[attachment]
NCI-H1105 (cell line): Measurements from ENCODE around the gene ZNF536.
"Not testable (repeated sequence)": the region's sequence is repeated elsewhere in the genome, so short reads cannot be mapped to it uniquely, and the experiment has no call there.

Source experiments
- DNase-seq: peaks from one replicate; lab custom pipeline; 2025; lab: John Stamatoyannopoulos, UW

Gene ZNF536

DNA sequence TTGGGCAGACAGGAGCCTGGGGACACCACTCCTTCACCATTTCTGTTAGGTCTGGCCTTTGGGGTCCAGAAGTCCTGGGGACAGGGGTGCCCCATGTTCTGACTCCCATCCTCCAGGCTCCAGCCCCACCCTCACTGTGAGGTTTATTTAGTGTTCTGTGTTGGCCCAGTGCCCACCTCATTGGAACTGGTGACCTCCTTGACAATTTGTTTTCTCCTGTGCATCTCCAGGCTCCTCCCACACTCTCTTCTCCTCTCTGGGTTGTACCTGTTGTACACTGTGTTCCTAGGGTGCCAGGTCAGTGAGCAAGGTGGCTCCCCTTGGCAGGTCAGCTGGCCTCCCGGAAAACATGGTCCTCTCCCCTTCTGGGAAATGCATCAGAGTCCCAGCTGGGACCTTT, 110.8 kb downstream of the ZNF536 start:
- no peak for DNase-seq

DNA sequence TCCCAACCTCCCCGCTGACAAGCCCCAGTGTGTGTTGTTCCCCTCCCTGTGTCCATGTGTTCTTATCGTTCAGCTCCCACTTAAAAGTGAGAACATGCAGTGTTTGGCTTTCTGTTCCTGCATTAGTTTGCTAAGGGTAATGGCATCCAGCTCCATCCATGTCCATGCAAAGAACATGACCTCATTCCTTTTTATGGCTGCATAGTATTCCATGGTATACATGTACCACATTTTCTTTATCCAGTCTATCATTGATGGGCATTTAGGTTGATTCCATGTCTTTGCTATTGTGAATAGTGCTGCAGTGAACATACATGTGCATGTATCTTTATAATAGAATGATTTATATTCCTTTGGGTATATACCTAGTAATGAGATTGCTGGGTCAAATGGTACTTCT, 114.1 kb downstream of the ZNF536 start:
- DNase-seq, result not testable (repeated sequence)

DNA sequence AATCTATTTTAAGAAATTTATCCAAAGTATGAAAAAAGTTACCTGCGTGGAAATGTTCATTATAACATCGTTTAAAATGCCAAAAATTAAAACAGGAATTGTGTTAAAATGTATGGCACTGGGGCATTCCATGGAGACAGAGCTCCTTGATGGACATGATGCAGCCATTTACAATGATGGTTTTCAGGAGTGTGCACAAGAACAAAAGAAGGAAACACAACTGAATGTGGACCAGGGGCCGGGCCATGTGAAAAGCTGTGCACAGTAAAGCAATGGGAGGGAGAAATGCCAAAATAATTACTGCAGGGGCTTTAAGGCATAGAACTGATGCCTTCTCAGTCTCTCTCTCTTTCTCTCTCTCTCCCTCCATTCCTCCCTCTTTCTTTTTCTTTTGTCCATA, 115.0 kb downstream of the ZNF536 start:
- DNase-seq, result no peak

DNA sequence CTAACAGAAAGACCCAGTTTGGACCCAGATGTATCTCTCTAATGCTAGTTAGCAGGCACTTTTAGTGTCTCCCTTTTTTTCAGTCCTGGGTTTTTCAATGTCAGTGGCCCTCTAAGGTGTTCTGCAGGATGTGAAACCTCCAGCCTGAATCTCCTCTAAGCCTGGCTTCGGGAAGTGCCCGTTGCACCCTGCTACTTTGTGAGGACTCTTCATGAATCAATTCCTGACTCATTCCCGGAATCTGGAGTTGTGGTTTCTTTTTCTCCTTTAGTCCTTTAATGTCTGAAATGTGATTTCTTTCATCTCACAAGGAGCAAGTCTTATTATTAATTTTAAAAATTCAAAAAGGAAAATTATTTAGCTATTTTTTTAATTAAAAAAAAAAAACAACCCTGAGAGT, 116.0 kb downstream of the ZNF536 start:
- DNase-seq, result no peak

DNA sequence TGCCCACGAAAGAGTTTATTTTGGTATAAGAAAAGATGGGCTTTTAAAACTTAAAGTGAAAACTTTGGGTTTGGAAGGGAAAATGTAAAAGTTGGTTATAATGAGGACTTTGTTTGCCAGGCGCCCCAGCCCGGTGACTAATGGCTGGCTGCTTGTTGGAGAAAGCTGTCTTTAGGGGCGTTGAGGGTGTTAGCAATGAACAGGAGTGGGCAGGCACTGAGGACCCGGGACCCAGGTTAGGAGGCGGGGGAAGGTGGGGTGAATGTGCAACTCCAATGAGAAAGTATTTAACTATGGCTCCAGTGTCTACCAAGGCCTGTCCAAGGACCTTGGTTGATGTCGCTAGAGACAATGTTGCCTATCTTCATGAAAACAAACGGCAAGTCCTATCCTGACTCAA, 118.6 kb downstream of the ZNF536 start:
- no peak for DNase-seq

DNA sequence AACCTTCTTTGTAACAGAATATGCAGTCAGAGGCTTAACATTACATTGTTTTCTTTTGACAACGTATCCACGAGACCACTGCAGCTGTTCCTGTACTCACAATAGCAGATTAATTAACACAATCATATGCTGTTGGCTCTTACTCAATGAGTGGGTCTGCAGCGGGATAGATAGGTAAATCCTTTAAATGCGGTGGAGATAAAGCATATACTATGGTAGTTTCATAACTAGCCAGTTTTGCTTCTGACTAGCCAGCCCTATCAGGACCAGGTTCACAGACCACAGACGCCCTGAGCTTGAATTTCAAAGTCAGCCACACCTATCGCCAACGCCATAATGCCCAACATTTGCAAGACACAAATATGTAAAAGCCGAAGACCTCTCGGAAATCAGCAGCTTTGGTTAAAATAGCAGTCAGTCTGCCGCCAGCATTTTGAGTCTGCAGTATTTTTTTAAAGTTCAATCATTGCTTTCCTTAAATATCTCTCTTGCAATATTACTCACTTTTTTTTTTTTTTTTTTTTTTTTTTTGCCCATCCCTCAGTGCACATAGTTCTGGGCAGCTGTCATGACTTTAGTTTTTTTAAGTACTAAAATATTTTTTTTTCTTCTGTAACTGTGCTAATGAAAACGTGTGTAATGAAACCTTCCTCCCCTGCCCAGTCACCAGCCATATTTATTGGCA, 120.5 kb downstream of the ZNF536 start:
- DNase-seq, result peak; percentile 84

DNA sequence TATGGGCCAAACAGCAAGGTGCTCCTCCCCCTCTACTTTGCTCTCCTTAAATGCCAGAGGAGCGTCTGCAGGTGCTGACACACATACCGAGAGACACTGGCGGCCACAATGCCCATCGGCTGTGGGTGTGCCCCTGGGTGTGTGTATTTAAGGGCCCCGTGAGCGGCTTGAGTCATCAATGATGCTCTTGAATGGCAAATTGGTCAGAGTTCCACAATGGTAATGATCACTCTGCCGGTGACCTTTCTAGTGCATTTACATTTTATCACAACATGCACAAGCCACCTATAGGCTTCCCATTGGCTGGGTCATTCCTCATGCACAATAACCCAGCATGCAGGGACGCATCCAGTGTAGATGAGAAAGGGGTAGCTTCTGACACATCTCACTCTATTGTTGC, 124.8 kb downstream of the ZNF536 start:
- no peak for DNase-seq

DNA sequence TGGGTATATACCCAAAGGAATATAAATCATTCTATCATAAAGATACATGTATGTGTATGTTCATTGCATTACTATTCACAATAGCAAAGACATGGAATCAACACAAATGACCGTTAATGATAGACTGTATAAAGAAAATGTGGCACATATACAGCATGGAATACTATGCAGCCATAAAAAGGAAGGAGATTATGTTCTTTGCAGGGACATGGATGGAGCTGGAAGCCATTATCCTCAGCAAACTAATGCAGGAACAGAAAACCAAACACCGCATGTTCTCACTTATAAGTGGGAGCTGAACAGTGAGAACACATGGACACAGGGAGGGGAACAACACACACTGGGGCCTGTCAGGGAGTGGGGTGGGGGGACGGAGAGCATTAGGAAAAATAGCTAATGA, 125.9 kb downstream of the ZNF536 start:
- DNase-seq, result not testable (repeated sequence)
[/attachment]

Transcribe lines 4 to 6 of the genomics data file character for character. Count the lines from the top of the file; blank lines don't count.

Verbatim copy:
- DNase-seq: peaks from one replicate; lab custom pipeline; 2025; lab: John Stamatoyannopoulos, UW

Gene ZNF536

DNA sequence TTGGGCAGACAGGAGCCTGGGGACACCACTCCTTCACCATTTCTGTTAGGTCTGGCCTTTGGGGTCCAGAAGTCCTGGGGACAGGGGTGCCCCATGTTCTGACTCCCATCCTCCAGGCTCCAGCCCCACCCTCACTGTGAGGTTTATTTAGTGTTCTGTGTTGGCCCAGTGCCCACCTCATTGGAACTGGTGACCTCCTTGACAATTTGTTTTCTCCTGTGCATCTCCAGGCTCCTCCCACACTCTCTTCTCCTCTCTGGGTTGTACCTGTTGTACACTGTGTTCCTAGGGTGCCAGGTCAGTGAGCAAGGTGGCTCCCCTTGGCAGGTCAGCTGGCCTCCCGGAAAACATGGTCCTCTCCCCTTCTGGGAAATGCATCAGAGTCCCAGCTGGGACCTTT, 110.8 kb downstream of the ZNF536 start: